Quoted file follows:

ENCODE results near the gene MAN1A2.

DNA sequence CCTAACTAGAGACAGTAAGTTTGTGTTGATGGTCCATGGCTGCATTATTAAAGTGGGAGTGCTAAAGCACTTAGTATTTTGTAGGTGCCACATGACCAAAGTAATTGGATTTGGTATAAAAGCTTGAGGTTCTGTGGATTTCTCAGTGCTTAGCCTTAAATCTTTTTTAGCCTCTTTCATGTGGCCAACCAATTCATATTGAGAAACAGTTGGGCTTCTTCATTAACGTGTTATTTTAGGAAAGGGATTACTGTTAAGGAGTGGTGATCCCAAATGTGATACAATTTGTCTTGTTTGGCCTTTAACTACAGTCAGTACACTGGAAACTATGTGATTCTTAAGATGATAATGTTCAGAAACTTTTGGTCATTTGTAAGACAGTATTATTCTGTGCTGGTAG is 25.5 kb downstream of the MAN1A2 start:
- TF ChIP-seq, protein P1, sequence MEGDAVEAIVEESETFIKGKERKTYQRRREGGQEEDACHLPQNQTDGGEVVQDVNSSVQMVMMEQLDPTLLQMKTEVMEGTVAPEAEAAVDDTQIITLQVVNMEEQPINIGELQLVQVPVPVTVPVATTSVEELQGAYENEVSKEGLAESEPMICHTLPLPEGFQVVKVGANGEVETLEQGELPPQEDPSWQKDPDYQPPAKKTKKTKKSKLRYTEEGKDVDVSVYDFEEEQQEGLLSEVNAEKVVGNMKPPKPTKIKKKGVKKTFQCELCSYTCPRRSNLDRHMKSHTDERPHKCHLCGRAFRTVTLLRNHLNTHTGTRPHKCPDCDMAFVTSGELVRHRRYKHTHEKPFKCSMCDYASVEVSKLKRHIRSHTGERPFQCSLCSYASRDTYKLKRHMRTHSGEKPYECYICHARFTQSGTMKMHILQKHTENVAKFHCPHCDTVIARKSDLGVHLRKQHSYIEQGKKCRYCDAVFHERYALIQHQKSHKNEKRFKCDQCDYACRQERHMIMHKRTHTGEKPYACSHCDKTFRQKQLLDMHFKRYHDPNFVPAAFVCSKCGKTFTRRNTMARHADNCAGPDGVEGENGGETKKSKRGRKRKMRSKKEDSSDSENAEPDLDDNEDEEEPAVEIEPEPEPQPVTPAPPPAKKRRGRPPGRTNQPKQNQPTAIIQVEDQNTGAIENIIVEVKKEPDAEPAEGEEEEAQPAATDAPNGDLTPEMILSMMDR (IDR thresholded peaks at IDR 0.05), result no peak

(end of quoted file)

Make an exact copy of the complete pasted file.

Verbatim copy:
ENCODE results near the gene MAN1A2.

DNA sequence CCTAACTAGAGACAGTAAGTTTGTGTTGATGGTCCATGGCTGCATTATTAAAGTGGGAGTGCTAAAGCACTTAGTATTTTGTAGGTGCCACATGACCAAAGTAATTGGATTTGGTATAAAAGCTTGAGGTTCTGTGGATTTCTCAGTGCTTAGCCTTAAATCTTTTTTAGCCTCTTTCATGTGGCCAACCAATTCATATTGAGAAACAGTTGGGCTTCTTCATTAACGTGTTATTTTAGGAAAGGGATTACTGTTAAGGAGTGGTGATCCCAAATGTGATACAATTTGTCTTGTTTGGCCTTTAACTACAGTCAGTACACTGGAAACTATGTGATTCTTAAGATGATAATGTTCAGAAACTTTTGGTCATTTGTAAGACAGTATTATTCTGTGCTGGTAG is 25.5 kb downstream of the MAN1A2 start:
- TF ChIP-seq, protein P1, sequence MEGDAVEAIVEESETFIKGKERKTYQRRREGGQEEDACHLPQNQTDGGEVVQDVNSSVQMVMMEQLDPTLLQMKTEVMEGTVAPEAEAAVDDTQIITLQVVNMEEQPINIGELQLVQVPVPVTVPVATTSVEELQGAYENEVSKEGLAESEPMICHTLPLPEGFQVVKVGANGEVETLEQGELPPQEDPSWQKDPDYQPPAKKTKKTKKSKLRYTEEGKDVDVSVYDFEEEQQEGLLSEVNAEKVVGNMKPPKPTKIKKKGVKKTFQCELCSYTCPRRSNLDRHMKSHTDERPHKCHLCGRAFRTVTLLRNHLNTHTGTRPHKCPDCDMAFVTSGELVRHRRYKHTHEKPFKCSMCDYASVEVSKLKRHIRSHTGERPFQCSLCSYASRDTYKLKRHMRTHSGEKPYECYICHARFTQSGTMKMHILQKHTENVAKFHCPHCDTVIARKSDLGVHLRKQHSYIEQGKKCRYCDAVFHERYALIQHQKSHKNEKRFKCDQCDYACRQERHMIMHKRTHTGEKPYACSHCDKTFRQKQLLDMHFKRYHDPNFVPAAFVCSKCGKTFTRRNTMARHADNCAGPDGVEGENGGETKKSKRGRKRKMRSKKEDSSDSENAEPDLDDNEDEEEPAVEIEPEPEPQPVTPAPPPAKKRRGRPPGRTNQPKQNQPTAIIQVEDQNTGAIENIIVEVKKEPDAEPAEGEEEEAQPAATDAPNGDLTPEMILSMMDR (IDR thresholded peaks at IDR 0.05), result no peak